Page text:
Native status is a big deal. It affects where conservation dollars are spent, and our inherent reaction to a species. Most people believe that native equals good and alien equals bad, but in some cases, the distinction between a native and an alien species isn’t so clear-cut.
Dingoes, for example, arrived on the Australian mainland some 4-5000 years ago - they were here when Europeans arrived – yet we know that they were introduced by people (albeit a long time ago). How can we decide if they have been here long enough to be considered a native species?
The impacts of new arrivals
When they first arrive in a new ecosystem, alien species (if they establish) can have big impacts. For example, dingoes probably sent the Thylacine, the Tasmanian native hen, and the Tasmanian devil extinct on the Australian mainland soon after they arrived. More recent arrivals include cats and foxes which are thought to have severely affected populations of many native mammals - such as woylies and numbats - as they spread across the country.
Such impacts often happen because a native species fails to recognise a new enemy, and to defend itself effectively. This occurs when introductions mismatch competitors, plants and herbivores, or in this case, native prey and an alien predator, as likely happened when dingoes first arrived in Australia.
But is this still occurring?
Just ask the locals
Given enough time, local species that don’t go extinct will “learn their lesson” and begin to recognise and respond to their new predator. This happens through learning, adaptation, or both. Eventually, local prey should treat the new predator in much the same way as any native predator.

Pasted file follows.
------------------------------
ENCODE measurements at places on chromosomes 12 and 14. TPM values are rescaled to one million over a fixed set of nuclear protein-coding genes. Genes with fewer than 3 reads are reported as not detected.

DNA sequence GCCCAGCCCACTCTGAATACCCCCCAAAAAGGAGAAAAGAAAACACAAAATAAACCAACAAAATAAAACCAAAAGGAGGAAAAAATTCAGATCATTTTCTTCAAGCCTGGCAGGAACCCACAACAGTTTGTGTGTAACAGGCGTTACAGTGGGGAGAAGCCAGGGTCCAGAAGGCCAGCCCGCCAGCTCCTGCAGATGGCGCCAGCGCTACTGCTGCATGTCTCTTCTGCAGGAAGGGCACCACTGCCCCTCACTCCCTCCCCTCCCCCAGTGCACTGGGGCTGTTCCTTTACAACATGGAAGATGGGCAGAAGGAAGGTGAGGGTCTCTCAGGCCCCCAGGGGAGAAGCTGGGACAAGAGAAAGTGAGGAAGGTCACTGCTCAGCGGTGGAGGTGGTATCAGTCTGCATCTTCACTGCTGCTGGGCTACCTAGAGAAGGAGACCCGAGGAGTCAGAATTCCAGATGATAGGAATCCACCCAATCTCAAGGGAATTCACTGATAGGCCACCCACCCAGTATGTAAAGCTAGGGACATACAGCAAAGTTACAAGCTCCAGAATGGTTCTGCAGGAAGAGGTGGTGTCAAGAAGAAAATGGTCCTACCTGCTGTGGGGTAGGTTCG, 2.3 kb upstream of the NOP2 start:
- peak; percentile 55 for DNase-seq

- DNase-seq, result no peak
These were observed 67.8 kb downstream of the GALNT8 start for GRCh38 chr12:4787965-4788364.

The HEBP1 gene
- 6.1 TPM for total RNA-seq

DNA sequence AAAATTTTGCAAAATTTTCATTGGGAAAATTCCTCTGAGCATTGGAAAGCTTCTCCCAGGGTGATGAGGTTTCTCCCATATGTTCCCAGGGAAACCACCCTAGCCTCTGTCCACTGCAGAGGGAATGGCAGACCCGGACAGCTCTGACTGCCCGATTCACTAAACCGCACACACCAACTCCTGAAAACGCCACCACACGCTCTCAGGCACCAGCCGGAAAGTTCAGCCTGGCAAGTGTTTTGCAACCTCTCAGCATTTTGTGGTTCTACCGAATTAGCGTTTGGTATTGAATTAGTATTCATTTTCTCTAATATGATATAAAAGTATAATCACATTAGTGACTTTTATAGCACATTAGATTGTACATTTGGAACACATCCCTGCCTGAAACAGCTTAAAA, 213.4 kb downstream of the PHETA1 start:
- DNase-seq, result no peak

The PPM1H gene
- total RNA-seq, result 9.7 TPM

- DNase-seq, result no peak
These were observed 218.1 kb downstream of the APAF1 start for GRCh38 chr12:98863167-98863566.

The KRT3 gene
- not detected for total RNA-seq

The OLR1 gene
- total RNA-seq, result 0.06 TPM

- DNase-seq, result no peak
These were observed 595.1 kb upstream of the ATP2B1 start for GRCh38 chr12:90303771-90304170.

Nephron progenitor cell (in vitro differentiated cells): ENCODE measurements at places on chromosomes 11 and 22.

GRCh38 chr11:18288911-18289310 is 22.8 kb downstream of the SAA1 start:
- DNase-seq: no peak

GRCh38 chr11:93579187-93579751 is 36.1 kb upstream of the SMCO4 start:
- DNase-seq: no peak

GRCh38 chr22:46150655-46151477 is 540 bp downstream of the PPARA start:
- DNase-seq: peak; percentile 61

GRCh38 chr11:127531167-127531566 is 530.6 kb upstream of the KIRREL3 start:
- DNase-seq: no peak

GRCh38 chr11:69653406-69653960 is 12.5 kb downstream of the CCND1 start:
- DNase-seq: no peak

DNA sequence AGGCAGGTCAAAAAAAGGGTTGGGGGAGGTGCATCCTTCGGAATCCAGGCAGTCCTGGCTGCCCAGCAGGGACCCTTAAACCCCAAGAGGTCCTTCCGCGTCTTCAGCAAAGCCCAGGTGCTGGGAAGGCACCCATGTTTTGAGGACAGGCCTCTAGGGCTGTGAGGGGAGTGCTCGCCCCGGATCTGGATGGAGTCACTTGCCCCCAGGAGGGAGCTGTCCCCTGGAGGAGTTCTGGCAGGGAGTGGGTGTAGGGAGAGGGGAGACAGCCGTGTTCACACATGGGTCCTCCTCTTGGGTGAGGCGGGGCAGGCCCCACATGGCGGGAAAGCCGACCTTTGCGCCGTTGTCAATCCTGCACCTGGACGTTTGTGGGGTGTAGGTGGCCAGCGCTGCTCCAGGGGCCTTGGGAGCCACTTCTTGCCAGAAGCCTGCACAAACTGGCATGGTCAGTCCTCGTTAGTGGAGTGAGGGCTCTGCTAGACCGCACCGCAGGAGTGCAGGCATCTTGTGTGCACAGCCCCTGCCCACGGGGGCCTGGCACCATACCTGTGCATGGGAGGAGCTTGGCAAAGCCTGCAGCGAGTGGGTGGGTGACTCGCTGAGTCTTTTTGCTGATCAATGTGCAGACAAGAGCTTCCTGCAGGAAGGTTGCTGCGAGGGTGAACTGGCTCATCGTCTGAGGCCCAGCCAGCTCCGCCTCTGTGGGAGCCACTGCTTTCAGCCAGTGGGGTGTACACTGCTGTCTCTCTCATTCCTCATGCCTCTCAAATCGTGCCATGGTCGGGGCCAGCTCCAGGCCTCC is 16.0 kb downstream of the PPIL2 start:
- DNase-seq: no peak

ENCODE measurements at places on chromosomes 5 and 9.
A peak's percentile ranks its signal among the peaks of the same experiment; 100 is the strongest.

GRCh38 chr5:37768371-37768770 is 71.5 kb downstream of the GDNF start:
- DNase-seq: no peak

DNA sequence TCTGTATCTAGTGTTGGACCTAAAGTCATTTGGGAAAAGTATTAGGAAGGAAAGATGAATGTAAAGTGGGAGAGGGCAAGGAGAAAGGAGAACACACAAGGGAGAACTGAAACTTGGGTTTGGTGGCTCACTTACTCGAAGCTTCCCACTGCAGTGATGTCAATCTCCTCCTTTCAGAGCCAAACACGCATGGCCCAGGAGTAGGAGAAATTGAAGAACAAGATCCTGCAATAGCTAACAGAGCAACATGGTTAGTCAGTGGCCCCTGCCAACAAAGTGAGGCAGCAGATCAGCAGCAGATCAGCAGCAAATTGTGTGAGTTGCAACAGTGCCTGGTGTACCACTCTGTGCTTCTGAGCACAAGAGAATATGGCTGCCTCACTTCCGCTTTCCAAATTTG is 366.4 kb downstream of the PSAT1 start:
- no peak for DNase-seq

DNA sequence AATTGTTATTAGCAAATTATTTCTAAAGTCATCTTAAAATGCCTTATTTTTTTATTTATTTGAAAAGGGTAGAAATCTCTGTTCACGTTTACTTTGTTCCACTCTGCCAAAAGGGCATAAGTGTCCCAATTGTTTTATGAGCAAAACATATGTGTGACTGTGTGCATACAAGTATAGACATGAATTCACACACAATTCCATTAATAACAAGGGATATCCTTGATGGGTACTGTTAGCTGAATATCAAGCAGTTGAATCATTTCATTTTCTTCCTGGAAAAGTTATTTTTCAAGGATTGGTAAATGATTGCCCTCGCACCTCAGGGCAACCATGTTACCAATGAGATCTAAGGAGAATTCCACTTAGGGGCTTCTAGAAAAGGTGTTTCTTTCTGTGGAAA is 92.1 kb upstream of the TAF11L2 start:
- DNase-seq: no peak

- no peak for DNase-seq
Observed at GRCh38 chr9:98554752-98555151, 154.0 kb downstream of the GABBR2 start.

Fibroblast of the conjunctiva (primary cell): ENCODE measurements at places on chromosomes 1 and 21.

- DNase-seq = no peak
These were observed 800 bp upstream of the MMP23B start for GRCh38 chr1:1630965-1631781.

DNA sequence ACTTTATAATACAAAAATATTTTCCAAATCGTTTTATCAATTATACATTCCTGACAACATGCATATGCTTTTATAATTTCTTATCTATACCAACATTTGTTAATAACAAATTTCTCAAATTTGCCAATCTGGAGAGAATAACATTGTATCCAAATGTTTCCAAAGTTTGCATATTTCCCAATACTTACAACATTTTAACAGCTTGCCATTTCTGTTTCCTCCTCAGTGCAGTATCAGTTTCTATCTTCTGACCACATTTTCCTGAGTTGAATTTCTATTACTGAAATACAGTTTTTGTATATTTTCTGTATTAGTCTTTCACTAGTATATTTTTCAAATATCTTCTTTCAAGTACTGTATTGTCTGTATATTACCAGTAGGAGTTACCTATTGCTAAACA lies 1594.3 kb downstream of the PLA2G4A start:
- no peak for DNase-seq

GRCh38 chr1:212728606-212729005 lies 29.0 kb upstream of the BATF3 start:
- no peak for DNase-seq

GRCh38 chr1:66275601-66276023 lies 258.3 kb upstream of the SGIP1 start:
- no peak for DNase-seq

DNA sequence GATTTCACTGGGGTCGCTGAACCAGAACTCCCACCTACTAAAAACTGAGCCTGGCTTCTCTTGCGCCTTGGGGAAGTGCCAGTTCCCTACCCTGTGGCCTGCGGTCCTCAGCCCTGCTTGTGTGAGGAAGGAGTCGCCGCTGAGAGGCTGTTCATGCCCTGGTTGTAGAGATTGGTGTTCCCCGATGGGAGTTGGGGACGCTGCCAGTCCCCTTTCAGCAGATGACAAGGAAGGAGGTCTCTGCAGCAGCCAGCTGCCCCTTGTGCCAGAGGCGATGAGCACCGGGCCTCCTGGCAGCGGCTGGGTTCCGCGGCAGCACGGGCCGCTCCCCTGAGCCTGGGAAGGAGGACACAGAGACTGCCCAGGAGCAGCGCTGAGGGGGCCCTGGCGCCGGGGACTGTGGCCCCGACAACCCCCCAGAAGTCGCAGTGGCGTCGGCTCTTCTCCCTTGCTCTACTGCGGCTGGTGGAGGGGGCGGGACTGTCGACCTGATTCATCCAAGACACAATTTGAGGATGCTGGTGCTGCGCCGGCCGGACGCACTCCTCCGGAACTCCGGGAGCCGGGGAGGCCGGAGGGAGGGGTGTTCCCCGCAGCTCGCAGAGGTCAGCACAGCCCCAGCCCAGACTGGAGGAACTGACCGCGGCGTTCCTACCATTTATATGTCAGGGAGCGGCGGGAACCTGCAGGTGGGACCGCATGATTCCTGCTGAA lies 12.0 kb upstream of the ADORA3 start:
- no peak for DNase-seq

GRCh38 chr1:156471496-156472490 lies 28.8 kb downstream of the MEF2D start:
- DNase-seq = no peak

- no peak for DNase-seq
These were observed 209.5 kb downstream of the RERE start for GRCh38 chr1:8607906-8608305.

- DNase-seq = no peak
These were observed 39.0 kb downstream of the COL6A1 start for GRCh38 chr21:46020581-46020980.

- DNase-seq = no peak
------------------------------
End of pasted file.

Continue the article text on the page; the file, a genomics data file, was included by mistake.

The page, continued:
This process has been repeated throughout history, as ecological communities exchanged members through natural means or human trade. Many species considered native in their communities today were in fact simply introduced to those communities a very long time ago.
As an island nation with a very recent history of multiple invasions of alien species, Australia has a distinctive perspective on this. In other countries and cultures, the lines aren’t so clear cut.
How can we tell if enough time has passed for this process to happen, and an alien to become a native species? We can ask the local species that interact with it.
A ready-made study system
We decided to test this idea out on a ready-made experimental system in the northern suburbs of Sydney. In this area, bandicoots (a medium-sized native mammal) love to come out of the bush at night to dig up residential gardens in search of food. The diggings they leave behind in lawns are well known to residents, who are often less-than-pleased with the mess left behind by a foraging bandicoot.
Many residents also own pet dogs or cats, and we thought that bandicoots might choose to avoid these yards when deciding where to forage. If so, it would imply that they recognise the danger posed by these pets.
To find out, we asked people who lived next door to Kuringai Chase and Sydney Harbour national parks to tell us about the quantity and frequency of bandicoot diggings that typically appear in their yards.
Dingoes are old news to bandicoots
We found that bandicoots avoided back yards with resident pet dogs. They showed no such aversion to yards with cats, and dug happily in the lawns of backyards without pets.
So it seems that bandicoots do avoid dogs when looking for food. As domestic dogs are very closely related to dingoes, this suggests that thousands of years experience with dingoes has enabled the bandicoots to recognise the risk of dogs, but not cats, which have only been killing bandicoots for about 150 years.
In short, then, the predation risk of dingoes is old news to a bandicoot.
What does this mean for dingoes?
Before making any important decisions we need to “ask” many more local species about their response to dingoes. Importantly though, simple recognition of a predator is not enough – prey also need to effectively defend themselves.
While it has been suggested that dingoes suppress foxes and cats with a net benefit for native small mammal biodiversity, we believe that the finer scale behavioural interactions between predator and prey are a critical part of this equation.
If most native mammals remain naive towards cats and foxes, but defend themselves against dingoes, it would suggest that dingoes do have an important role to play in Australian ecosystems.